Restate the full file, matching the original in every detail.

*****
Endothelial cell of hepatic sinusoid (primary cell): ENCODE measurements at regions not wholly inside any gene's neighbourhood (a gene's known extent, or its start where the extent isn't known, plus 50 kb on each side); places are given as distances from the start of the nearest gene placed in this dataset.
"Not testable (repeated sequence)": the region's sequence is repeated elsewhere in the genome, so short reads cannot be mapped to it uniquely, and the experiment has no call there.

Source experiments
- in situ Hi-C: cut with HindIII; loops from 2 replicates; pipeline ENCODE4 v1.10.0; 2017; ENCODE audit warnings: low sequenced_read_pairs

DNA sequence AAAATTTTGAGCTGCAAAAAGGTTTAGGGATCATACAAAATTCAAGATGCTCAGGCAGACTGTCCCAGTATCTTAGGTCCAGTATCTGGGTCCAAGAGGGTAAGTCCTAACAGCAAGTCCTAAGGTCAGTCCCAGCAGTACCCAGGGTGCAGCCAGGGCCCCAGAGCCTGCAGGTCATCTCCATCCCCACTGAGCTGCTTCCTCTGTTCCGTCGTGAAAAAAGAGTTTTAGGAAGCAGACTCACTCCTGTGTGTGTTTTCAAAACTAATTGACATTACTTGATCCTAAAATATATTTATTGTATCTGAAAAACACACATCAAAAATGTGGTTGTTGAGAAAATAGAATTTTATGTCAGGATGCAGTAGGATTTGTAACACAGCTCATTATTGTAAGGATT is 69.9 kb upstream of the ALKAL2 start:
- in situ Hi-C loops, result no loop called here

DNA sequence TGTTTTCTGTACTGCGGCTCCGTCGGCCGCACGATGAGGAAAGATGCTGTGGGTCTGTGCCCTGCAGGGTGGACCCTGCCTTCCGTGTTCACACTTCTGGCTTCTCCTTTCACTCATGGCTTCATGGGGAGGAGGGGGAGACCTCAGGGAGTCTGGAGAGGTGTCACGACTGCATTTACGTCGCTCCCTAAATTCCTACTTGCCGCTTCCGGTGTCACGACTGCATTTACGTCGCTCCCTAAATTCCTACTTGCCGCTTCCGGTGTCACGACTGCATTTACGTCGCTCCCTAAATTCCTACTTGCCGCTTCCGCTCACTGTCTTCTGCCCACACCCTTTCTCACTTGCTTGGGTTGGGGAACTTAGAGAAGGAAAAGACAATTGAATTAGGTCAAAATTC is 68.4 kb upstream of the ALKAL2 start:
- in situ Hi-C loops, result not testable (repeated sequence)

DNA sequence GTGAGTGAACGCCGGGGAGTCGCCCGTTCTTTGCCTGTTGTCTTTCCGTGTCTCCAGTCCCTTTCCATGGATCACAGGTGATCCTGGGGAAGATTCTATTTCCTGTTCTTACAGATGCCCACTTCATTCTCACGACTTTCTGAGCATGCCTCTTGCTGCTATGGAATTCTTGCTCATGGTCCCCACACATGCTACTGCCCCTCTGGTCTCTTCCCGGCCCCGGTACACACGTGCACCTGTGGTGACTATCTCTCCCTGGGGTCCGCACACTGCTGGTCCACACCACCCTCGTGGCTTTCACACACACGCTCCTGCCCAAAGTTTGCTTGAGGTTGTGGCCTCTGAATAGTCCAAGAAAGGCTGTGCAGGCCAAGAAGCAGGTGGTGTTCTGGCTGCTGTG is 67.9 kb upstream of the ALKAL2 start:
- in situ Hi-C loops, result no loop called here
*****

Endothelial cell of hepatic sinusoid (primary cell): ENCODE measurements at regions not wholly inside any gene's neighbourhood (a gene's known extent, or its start where the extent isn't known, plus 50 kb on each side); places are given as distances from the start of the nearest gene placed in this dataset.
"Not testable (repeated sequence)": the region's sequence is repeated elsewhere in the genome, so short reads cannot be mapped to it uniquely, and the experiment has no call there.

Source experiments
- in situ Hi-C: cut with HindIII; loops from 2 replicates; pipeline ENCODE4 v1.10.0; 2017; ENCODE audit warnings: low sequenced_read_pairs

DNA sequence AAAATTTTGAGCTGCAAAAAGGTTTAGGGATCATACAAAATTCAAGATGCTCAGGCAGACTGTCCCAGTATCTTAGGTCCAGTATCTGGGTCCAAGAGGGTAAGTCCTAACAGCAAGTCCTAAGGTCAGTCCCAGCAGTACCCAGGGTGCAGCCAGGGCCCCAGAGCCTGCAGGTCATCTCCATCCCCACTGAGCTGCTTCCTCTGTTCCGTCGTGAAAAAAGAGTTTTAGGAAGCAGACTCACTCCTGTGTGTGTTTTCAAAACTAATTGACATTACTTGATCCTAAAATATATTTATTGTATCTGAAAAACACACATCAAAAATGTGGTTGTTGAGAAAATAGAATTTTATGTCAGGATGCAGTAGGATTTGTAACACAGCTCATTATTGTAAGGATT is 69.9 kb upstream of the ALKAL2 start:
- in situ Hi-C loops, result no loop called here

DNA sequence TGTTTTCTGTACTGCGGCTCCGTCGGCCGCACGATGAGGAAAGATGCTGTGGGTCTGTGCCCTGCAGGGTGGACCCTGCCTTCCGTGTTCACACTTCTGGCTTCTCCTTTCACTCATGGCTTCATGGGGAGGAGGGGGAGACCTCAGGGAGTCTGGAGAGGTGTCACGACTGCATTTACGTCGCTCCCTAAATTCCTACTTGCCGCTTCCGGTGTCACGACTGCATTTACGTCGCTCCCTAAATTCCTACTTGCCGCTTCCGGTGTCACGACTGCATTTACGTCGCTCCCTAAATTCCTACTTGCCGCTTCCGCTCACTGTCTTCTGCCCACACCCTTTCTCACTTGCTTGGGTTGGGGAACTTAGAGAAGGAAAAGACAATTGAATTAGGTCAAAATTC is 68.4 kb upstream of the ALKAL2 start:
- in situ Hi-C loops, result not testable (repeated sequence)

DNA sequence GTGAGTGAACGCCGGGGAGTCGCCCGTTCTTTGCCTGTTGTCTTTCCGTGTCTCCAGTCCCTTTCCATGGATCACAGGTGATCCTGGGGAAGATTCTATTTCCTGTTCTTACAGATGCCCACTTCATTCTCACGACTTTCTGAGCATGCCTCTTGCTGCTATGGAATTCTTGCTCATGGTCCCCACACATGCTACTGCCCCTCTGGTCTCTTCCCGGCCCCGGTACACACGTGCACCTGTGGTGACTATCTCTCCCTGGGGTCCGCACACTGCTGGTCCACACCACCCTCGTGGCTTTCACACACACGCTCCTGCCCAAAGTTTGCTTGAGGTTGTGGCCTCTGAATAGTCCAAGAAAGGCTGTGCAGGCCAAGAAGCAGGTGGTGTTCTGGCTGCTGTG is 67.9 kb upstream of the ALKAL2 start:
- in situ Hi-C loops, result no loop called here